© APFrozen: U.S. Coast Guard a convoy of Great Lakes cargo ships line up to follow an icebreaker on the St. Marys River, which links Lakes Superior and Huron. U.S. Steel said Monday, April 7, 2014 that its largest mill in Gary, Indiana, is on limited production because of a lack of raw materials
U.S. and Canadian Coast Guard crews kept up their battle on Monday to clear pathways for vessels hauling vital raw materials on the ice-clogged Great Lakes, where a shipping logjam forced a weeklong shutdown of the nation's largest steel factory.
Traffic remained largely at a crawl after a winter that produced some of the heaviest ice on record across the five inland seas, where more than half the surface area remained solid this week.
Icebreaking ships slogging across Lake Superior were still encountering ice layers 2 feet to 3 feet thick. In some areas, wind and wave action created walls of ice up to 14 feet high.
United States Steel Corp.'s plant in Gary, Indiana, had resumed limited operations after receiving a shipment over the weekend of iron ore from a company mill near Detroit, which was sending one additional load, spokeswoman Courtney Boone said.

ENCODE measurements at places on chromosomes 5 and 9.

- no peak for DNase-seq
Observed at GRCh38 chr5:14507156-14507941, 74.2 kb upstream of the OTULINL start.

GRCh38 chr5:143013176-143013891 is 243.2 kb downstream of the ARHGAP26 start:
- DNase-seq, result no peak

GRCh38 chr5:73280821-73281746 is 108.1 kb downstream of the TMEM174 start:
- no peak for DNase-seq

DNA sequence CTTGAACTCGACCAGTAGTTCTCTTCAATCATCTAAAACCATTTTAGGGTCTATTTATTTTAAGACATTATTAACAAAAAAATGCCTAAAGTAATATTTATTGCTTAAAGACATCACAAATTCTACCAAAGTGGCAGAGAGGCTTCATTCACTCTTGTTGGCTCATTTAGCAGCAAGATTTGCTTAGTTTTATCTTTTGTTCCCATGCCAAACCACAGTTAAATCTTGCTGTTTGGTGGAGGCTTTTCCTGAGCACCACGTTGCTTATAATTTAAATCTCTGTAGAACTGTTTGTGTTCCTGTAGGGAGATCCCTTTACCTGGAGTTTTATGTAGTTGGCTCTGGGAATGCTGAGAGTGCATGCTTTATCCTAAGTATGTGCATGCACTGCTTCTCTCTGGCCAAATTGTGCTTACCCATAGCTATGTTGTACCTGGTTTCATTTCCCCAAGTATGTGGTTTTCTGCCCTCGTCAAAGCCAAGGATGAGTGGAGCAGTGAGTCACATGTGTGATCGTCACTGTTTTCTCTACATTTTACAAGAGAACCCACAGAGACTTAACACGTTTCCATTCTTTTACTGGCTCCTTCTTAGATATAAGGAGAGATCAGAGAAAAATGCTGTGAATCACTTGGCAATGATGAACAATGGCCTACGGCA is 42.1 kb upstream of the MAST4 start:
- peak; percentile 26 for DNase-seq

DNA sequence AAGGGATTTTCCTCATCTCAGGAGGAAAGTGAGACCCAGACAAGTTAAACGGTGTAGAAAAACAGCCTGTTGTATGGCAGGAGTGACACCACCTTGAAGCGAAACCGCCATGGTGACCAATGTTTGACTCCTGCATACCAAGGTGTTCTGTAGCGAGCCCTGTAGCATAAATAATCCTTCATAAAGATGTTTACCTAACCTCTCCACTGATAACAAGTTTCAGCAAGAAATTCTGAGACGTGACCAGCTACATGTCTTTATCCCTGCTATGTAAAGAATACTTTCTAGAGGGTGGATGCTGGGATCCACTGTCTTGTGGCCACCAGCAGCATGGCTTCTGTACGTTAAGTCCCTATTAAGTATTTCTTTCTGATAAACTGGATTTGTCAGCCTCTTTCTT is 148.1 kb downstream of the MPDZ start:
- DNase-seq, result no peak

Two ships were scheduled to arrive Tuesday with ore from mines in northern Minnesota following a two-week voyage across Lake Superior, which ordinarily would take three days.
Other companies were hoping their supplies would be adequate to avoid significant disruptions.
'Nobody's stockpile situation is very good,' said Glen Nekvasil, a spokesman for the Lake Carriers' Association, which represents companies that operate 57 U.S.-flagged freighters on the Great Lakes. 'It's still very slow sledding.'